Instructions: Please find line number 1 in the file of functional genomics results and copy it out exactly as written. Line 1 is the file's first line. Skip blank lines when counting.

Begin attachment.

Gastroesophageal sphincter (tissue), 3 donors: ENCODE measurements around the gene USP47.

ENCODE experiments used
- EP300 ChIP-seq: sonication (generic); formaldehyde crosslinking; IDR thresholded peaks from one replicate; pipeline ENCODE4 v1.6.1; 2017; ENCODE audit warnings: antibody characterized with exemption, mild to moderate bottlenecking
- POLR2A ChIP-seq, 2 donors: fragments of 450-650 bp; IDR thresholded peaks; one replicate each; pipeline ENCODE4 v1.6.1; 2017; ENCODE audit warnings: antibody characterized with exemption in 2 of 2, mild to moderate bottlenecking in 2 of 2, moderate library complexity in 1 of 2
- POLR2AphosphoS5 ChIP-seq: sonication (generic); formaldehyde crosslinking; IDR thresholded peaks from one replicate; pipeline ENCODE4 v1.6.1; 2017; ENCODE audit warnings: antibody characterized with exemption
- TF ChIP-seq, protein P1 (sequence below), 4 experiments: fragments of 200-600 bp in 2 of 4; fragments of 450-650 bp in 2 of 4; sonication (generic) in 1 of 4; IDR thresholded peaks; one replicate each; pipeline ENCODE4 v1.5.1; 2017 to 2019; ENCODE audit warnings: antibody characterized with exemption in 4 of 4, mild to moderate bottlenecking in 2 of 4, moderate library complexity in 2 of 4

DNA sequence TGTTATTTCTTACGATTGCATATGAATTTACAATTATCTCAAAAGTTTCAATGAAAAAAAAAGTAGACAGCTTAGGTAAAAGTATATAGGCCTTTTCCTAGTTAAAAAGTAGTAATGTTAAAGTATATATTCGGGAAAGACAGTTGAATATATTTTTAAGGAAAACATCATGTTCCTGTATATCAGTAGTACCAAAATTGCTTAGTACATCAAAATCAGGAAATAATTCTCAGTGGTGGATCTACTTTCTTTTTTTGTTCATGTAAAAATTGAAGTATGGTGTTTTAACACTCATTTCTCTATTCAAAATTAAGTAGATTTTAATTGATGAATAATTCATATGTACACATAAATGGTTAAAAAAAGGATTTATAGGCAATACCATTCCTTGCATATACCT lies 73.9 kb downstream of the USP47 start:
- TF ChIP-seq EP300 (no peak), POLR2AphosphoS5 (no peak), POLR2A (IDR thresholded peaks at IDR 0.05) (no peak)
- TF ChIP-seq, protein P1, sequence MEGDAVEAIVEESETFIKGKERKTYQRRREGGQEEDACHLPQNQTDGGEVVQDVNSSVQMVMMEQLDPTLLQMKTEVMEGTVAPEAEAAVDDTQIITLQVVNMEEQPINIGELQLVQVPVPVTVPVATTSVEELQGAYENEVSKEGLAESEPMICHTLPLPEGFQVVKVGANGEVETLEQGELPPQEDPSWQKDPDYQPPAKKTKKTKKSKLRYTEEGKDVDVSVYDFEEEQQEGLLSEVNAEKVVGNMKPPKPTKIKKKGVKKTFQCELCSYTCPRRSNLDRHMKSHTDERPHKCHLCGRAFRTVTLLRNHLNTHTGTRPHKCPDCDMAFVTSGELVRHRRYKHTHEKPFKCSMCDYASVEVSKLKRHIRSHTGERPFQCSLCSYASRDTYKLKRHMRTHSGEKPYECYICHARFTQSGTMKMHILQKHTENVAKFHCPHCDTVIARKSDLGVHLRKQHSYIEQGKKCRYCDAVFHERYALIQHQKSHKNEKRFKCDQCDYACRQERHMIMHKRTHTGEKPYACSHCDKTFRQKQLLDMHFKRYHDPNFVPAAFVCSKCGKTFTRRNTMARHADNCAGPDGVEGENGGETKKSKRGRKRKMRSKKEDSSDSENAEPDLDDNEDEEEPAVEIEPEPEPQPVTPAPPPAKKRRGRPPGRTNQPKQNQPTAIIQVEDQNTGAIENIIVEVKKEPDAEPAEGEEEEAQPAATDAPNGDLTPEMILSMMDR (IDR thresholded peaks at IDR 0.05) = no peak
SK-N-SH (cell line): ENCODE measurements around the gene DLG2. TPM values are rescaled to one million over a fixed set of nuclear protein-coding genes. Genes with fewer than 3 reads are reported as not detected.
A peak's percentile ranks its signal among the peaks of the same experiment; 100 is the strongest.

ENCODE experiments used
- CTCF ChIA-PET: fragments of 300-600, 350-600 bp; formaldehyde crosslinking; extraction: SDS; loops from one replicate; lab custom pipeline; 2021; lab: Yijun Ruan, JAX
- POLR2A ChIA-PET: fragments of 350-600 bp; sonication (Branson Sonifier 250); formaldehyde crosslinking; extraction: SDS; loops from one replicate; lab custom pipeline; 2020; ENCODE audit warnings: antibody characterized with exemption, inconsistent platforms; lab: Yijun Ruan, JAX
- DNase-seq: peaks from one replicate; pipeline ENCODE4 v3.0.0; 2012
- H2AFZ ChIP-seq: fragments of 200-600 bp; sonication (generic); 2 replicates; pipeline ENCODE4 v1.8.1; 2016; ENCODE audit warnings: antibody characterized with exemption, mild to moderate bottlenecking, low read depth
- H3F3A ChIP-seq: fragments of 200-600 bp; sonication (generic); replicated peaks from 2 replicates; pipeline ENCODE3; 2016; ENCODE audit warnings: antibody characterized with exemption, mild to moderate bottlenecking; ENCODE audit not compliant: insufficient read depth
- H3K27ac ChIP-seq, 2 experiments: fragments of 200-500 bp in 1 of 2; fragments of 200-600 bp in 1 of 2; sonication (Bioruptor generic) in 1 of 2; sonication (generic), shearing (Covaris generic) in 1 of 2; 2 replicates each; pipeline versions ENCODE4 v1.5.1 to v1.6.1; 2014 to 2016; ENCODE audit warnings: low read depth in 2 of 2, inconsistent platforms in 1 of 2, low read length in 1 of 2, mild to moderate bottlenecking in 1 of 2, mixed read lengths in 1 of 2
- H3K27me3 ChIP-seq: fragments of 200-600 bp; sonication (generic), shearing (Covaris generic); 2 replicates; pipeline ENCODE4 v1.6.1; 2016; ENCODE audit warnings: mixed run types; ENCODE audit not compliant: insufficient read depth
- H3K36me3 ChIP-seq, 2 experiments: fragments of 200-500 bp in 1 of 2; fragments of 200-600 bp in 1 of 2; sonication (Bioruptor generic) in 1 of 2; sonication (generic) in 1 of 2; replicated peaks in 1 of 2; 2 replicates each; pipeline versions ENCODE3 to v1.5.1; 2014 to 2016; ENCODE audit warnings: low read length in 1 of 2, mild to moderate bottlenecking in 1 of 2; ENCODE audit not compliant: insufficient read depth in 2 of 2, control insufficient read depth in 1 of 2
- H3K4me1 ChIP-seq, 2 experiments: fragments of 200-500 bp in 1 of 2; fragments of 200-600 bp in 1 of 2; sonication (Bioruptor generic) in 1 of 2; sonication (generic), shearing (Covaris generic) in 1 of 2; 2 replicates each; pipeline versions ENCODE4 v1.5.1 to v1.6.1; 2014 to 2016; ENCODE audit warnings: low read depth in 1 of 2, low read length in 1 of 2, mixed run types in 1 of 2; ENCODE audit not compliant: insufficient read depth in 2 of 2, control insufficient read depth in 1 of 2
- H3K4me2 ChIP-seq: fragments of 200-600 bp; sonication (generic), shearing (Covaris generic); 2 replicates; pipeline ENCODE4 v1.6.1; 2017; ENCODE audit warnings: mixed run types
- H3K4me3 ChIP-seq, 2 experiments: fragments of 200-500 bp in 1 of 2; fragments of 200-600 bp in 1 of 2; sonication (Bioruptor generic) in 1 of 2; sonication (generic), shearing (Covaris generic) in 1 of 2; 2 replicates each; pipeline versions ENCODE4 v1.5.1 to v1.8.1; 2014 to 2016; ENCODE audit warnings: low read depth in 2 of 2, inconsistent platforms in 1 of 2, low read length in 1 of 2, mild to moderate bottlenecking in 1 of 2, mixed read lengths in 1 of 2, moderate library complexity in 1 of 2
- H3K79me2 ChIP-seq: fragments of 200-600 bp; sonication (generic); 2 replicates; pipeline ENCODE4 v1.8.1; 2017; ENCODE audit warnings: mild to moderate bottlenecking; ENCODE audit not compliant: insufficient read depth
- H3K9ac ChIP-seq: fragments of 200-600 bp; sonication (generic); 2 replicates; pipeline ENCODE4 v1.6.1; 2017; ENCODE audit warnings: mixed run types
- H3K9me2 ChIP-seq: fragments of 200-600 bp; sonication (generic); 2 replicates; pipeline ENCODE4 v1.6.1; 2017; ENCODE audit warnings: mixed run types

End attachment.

Gastroesophageal sphincter (tissue), 3 donors: ENCODE measurements around the gene USP47.